Researchers have for the first time completed a detailed map of the world coral reef map

Using more than 2 million satellite images from around the world, researchers have completed a comprehensive map of the world’s coral reefs.

Named after Microsoft co-founder Paul Allen, Allen Coral Atlas serves as a reference for reef conservation, marine planning and coral science as researchers seek to save these eco-friendly ecosystems.

The team announced the completion of the Atlas Wednesday and said it was the first international and high-quality map. Provides users with detailed information about local reef, including various types of submarines such as sand, rocks, seaweed and of course coral.

Maps covering areas up to 50 feet (15 meters) deep can be used to inform policy decisions about coastal areas, infrastructure such as ships and beaches, and future coral rehabilitation projects.

“We have a unified map of the entire coral reef biome,” said Greg Asner, managing director of Atlas and director of the Center for Global Discovery and Conservation at Arizona State University.

Asner said they rely on hundreds of field-contributing networks that provide information about the reef environment to enable their satellites and software to focus on the right locations.

Decisions have been made so far that they can help us to make decisions on the field, ”Asner said. “If you do not know what you have achieved in a more consistent way, will the United Nations ever play a real role? How can an island government with 500 islands make a unified decision? ”

Atlas includes a Coral Blane monitor to test for coral stress caused by global warming and other factors.

According to Asner, about three of the world’s reefs have never had such a deep map before, and many have never.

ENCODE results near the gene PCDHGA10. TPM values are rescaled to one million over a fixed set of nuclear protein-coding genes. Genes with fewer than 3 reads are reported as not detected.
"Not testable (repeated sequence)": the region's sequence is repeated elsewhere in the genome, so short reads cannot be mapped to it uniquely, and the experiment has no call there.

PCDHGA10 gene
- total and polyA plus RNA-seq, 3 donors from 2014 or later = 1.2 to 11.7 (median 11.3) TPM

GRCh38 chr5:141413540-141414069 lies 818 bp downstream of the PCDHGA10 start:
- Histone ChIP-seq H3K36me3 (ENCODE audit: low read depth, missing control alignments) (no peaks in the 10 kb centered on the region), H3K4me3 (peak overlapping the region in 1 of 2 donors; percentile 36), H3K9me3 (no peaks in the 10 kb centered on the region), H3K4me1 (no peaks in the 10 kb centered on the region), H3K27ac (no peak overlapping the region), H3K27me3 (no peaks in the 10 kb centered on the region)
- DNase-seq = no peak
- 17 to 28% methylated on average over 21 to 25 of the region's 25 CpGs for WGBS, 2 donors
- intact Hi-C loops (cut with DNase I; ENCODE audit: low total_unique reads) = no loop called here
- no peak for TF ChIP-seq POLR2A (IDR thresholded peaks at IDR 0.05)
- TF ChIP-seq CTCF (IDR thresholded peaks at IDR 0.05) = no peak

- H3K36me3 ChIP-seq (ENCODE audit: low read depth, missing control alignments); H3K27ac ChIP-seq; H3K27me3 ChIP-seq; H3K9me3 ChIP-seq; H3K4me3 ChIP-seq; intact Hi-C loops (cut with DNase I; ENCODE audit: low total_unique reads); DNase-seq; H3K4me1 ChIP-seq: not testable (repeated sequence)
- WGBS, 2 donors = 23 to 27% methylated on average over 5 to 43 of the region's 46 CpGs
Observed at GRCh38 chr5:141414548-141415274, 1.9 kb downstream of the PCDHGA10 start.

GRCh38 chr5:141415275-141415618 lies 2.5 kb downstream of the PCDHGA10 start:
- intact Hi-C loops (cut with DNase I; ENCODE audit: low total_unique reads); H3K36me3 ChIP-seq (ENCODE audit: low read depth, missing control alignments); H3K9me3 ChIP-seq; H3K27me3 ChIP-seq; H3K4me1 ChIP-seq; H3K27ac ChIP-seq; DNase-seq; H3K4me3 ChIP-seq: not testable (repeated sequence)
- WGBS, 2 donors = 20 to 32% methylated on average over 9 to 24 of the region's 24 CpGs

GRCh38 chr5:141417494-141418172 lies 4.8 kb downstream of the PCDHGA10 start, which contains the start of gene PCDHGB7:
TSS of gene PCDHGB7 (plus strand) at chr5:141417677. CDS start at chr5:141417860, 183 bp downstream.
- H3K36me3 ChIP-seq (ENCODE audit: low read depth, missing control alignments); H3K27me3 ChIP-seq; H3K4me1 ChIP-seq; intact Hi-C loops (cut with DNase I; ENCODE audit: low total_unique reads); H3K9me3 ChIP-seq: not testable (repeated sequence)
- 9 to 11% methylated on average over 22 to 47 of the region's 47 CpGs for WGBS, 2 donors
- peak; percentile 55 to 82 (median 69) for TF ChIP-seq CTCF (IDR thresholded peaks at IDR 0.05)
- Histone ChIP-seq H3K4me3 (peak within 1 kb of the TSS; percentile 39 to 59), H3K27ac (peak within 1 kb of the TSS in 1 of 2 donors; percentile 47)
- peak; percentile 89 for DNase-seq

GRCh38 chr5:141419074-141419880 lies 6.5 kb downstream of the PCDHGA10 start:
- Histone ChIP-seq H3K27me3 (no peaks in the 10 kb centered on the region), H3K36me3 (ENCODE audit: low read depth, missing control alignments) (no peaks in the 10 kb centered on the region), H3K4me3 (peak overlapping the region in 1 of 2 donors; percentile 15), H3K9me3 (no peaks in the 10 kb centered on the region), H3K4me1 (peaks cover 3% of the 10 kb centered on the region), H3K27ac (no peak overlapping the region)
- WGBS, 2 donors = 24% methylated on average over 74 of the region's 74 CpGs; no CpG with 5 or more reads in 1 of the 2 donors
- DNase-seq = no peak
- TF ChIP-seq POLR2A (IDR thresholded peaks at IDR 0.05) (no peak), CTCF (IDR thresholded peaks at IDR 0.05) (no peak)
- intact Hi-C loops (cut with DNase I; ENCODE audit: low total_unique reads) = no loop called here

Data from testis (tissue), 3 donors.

The project Launched in 2017, Alan’s company, Volkan Inc., was working with Hawaii researcher Ruth Gates on the idea of ​​creating a “super coral” for the reef.

Gates and Volkan brought Asner to work with the Global Air Observatory, which had reef maps in Hawaii at the time.

Allen, who said he wanted to help save the world’s coral reef, liked the idea of ​​using data to visualize information, so Gates connected the team to a satellite company called Planet, and Allen provided about $ 9 million for the project.

The University of Queensland in Australia has used artificial intelligence and environmental reference data to create layers on Atlas. Anyone can view maps online for free.

Allen and Gates both passed away in 2018, and Asner and others continued their work. “Ruth was very happy, wasn’t she?” Said Asner. She really does regret it. He said one-third of his calls were from researchers who wanted to use the maps to “make sure their plans and reef rehabilitation work were effective.”

When Gates learned that she was ill, she selected her friend and co-worker Helen Fox from the National Geographic Society to help her communicate with security teams about how to use the device.

“It was really an international effort,” says Fox, now the director of conservation science at Coral Reef Alliance. There have been many efforts to communicate with people and to help people understand the value of the device and its potential scientific and conservative value.


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